Interagency Guidance for Third-Party Risk Management
To aid community bankers in evaluating the implications of partnering with a third party for technical services, I have directed Federal Reserve staff to work with our colleagues at the Office of the Comptroller of the Currency and the Federal Deposit Insurance Corporation (FDIC) to enhance and align interagency guidance for third-party risk management. One purpose of this guidance is to eliminate the need for banks — including, and perhaps especially, community banks — to navigate multiple supervisory guidance documents. The proposed guidance will align each agency’s existing supervisory expectations into interagency guidance.
A Due Diligence Guide for Community Banks
There is recognition by the agencies that community banks need information on third-party risk management practices that considers the uniqueness of their business model. Therefore, staffs at the Federal Reserve and the other federal banking agencies are developing a guide that will provide information to community banks on what to consider when conducting due diligence of a potential third-party service provider. The guide will be a resource that community banks can use when conducting due diligence prior to establishing a relationship with a third party, particularly fintech companies.
A Fintech Partnership Staff Paper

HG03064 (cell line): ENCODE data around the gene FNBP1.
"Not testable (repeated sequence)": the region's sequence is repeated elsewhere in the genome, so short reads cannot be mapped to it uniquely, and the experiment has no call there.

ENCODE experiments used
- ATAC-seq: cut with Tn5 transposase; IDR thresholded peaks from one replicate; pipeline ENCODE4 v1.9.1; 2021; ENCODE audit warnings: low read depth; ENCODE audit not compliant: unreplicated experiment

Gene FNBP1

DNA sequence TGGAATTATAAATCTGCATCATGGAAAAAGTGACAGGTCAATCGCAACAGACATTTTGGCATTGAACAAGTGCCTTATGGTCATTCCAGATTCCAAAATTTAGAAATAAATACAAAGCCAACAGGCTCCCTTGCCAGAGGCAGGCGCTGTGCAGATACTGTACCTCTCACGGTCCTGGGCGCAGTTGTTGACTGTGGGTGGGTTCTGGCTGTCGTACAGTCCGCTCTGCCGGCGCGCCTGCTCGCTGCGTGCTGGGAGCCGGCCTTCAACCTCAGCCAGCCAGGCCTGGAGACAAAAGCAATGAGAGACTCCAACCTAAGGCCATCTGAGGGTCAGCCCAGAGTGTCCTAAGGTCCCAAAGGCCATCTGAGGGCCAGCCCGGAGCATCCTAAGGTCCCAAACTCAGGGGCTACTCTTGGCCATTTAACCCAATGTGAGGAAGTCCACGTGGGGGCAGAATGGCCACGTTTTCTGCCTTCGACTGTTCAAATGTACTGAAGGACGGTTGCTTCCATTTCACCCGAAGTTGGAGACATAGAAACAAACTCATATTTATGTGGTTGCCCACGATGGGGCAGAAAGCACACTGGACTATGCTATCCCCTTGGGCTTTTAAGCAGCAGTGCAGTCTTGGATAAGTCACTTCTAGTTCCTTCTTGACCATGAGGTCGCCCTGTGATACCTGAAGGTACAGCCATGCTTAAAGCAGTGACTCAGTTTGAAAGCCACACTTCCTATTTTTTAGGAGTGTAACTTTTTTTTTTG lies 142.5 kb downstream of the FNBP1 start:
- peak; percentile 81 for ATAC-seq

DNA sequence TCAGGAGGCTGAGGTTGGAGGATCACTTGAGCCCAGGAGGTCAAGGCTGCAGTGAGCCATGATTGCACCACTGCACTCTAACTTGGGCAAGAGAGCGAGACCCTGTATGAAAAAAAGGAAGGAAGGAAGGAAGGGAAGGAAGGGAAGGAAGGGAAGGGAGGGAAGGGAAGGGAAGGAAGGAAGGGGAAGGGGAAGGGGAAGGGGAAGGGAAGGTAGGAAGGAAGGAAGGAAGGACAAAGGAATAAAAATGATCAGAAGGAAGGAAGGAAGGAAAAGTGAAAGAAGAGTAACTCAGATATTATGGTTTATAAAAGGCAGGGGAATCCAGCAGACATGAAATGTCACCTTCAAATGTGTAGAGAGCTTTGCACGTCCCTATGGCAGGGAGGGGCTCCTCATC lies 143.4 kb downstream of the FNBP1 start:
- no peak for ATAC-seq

While many community banks recognize the benefits of integrating technology into their strategic objectives, the process of exploring a fintech partnership can be daunting, and these partnerships are not “one size fits all.” As I mentioned at a December industry conference on technology and the regulatory agenda, I have asked Board staff to develop a paper describing the spectrum of community bank partnerships with fintech companies, which I hope may serve as a resource for community banks as they navigate this landscape.
Federal Banking Agencies’ Service Provider Supervision Program
Given the increasing importance of technology to the banking industry, we understand that banks benefit from receiving timely information on the results of the federal banking agencies’ (agencies) supervision program1 for certain technology service providers. This is especially true for community banks that may not have the in-house expertise to evaluate a service provider’s performance. In my conversations with bankers, I have heard that community bankers would like to receive more timely information on the results of agencies’ assessment of the risks posed by a service provider to its client financial institutions.
I am pleased that the agencies have recently taken steps to improve the distribution of their supervisory reports on service providers to client financial institutions. The agencies have implemented an automated distribution system that notifies a client financial institution when a new report is available. The FDIC is coordinating this service for the agencies and will make a report for client financial institutions available electronically for 30 days from the date that the agencies release a report. After 30 days, client financial institutions can still request a copy of a service provider report by contacting their primary federal regulator. I should note that service provider reports are available only to client financial institutions and are not made public.